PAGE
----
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Senior Health

Here you will find informative articles on the topic of senior nutrition. Topics covered range from senior nutrition and weight loss to the relationship between BMI and quality of life for the elderly.

Caregiver Tip: Help Prevent Falls

Reducing falls within the elderly population helps to obtain independence, decrease hospital visits and limit placements at nursing homes. But with the likelihood of falls increasing with age, fall prevention tips are essential for caregivers and family members. Try these 8, simple tips to help prevent falls for your loved one.


Senior Fall Prevention Tips

Fall prevention can fundamentally be broken down into two components, dealing with the health of the elderly along with their surroundings and environment:

Optimizing Senior Health

Muscle Mass
As age advances, muscle mass is likely to decline. Reduced muscle strength poses an increased risk of falls. To combat and reduce the inevitable, seniors can partake in strength-training (if available, insert link to recent article "The Importance of Health and Fitness for Seniors"). Additionally, a well-balanced diet filled with protein can help facilitate muscle maintenance. Preserving muscle mass further reduces the strain on patient care technicians. During transfers, strength offered by all involved reduces the opportunity for falls.

Seniors are at an increased risk of dehydration related to reduced thirst. Dehydration additionally compromises mental clarity and may cause lightheadedness, ultimately formulating a fall. Helping elderly maintain hydration is extremely valuable and imperative to overall health. Tips to help elderly maintain hydration include placing drinks in convenient spots, accommodating to personal beverage choices, offering ice chips, and promoting fruit intake with high-water content (such as watermelon).

Age-Related Diseases
Dementia and Alzheimer's disease can be devastating to all those involved, especially to close families and friends. The combination of appetite loss and feeding difficulties can ultimately result to a weakened body, thus increasing fall risk. These patients should have an unrestrictive, liberated diet to reduce malnutrition. If or when dealing with such conditions, help facilitate mealtimes and offer assistance. Affected individuals mostly lack self-awareness and may have a track record of wandering. If available, padded rooms can reduce fall risk or offer cushioning to reduce fall severity.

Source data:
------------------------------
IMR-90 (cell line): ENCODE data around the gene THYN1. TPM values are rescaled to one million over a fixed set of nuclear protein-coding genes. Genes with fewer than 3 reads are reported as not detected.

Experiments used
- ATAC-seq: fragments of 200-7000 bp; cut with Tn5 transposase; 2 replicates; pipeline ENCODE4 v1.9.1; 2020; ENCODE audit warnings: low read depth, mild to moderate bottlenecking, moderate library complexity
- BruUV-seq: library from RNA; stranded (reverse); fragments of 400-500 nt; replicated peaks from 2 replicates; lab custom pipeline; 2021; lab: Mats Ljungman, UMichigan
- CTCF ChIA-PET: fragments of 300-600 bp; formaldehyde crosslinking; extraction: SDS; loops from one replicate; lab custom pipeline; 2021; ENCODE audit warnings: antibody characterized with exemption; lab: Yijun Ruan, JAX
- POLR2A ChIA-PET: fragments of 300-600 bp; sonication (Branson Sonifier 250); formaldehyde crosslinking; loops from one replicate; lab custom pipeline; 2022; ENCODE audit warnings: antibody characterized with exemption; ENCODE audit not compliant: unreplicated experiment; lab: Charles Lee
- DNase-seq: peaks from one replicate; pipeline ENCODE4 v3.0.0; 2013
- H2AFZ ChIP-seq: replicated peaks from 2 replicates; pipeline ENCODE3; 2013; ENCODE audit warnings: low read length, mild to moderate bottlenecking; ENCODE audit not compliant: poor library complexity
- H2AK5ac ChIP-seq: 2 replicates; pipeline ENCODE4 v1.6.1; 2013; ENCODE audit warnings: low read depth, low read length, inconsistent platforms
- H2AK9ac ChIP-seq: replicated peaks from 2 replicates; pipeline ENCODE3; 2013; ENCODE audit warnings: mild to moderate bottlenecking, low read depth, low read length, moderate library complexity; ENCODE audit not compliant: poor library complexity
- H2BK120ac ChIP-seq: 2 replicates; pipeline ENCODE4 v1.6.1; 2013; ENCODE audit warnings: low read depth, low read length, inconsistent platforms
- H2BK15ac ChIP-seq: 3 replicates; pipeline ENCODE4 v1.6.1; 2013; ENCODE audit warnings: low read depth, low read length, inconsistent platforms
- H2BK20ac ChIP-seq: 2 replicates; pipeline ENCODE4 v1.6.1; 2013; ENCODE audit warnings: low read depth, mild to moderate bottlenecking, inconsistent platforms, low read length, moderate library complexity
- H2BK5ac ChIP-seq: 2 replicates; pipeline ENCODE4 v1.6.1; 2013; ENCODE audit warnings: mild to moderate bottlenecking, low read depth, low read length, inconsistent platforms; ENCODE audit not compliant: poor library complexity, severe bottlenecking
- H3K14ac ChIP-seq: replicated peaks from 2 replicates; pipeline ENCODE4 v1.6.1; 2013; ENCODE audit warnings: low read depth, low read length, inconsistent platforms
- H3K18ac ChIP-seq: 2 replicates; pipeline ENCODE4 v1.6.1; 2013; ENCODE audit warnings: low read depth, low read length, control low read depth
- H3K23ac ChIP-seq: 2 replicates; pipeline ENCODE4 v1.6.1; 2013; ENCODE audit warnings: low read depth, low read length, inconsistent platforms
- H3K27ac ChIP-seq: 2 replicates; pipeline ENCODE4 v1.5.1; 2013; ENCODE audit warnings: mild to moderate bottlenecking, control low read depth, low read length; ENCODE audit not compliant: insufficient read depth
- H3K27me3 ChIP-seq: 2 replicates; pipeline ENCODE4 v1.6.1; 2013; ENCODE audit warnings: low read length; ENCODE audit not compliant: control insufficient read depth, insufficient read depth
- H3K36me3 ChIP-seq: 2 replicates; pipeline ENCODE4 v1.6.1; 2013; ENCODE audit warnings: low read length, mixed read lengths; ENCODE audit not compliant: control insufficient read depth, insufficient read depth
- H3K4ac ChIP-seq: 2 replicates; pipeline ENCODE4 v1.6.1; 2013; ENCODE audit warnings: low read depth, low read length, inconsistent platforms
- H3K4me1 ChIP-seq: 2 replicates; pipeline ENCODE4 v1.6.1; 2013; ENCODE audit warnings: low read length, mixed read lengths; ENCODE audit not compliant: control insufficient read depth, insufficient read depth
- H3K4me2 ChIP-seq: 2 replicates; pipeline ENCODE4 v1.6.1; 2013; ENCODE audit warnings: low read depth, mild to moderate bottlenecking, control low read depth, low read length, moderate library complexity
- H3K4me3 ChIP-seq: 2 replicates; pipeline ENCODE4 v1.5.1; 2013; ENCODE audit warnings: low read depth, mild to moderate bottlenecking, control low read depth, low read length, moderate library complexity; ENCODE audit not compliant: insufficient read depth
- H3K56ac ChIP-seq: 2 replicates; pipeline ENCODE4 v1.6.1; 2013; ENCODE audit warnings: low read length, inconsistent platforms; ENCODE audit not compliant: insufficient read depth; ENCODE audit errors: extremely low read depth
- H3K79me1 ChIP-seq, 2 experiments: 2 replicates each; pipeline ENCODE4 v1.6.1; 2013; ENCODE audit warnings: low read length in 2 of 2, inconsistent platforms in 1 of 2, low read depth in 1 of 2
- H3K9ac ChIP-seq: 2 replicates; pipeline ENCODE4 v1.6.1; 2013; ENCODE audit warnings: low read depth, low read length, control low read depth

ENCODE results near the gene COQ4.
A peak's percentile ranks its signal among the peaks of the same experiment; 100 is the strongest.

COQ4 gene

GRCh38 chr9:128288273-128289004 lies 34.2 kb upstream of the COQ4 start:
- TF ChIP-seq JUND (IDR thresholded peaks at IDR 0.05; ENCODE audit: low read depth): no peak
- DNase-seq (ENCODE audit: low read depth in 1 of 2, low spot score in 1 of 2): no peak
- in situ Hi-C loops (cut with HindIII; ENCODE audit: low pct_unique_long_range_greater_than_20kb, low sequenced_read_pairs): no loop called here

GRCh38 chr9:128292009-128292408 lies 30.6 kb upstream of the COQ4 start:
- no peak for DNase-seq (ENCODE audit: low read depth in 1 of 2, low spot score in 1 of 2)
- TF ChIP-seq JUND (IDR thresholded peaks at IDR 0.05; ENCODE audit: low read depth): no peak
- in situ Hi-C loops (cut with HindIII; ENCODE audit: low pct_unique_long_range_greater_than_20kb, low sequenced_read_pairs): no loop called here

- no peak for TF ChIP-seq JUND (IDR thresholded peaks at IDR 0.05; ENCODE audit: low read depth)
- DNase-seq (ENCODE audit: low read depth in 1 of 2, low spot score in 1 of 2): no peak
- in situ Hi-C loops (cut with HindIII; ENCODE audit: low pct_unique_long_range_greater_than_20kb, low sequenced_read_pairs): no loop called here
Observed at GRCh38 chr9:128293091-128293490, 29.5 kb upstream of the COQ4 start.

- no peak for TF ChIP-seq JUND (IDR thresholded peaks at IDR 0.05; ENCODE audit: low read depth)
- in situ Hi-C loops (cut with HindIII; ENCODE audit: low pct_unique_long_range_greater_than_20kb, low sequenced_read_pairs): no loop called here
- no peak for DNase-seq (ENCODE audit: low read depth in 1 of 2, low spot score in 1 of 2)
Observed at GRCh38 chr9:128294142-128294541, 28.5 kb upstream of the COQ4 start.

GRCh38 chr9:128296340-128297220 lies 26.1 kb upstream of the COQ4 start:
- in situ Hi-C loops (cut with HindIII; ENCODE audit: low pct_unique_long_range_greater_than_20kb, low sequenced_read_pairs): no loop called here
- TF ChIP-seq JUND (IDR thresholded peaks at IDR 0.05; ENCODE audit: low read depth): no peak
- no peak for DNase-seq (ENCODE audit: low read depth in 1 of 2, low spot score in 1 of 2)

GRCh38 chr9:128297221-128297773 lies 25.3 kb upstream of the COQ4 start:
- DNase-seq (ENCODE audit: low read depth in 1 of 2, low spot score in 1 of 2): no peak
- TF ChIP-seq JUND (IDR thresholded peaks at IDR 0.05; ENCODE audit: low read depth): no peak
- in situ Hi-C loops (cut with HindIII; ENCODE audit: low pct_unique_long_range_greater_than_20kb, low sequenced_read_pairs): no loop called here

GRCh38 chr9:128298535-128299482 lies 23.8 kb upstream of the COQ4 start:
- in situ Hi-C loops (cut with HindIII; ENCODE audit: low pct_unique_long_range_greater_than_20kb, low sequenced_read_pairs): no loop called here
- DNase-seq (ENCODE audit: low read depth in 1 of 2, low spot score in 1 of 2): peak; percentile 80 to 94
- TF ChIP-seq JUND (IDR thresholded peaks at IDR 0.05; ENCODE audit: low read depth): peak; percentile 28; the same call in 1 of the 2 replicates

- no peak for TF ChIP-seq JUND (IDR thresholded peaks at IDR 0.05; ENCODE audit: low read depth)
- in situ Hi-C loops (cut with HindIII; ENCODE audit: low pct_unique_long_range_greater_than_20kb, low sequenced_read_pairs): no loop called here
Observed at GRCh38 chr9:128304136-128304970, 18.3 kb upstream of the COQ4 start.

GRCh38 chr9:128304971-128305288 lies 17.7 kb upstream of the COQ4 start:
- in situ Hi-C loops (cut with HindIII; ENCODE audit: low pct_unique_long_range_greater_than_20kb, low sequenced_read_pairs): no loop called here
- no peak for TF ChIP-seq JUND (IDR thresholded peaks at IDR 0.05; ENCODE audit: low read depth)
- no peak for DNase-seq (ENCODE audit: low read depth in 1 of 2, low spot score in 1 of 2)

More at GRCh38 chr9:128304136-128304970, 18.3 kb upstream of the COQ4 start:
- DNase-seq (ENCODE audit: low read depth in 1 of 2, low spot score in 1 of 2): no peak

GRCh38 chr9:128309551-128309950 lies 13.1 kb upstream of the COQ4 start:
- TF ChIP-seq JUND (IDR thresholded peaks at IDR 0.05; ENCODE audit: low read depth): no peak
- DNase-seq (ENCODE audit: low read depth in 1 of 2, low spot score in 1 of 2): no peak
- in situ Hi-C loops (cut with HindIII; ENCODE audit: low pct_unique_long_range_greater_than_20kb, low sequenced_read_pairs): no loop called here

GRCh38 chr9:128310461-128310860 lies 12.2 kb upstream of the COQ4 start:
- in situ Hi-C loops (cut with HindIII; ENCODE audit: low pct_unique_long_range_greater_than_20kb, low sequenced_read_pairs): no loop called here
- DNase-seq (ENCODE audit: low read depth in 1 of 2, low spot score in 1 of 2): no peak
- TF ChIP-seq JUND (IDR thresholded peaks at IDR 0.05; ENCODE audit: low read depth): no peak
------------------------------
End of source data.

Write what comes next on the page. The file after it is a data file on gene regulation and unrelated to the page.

Some prescribed medications may cause negative side effects. It is important to verify potential consequences that can increase the risk of falls - dizziness, weakness, and motion sickness to name a few. If managing diabetes, noncompliance to medications may result to hypoglycemic events and increase fall risk.

Environmental Factors and Living Surroundings

Increased lighting allows for better visuals of surroundings and limits the risk of potential falls. Installing nightlights can further offer light during dim early mornings or dark nighttime hours, especially when using the restroom in the middle of the night.

Eliminating clutter and maintaining clear floors decreases stumbles and falls. Cords laying on the floor poses a risk for not only seniors, but for anyone. Additionally, verify that rugs are laying flat on the floor or removed as needed. Move boxes, tables, etc. from high-traffic home areas, especially in hallways.

Install hand rails in the bathroom near the toilet and shower. If stairs are in the home, be sure to offer railings on both sides for enhanced stability. But ultimately, patients without stair climbing strength should remain on the first floor or use an elevator if offered, especially if lacking care supervision.

Using the toilet and shower requires the lifting and manipulation of the body. Since their use is seemingly inescapable, offer safety in the restroom. Install grab bars next to toilets and bathtubs along with offering nonslip mats in showers. A sturdy seat and handheld shower nozzle can also offer safety, especially in slippery bathtub areas.

Additionally, especially at a healthcare facility or for a caregiver provider, fall prevention training must be completed. In addition to the tips described above, education on proper lifting and mobility techniques should be offered. If a senior is living alone, a fall device can be their saving grace. Some devices require the push of a button while others automatically call emergency help if a fall is detected. Well-fitting and sturdy shoes can further align with fall prevention in the elderly. Accidental falls are sometimes unavoidable - but with proper training and tips, falls can be prevented or at least reduced!

Fall prevention: Simple tips to prevent falls. Mayo Clinic. Available at:

Written By Sydney Lappe, MS, RDN. Published on August 18, 2016. Updated on August 19, 2016.


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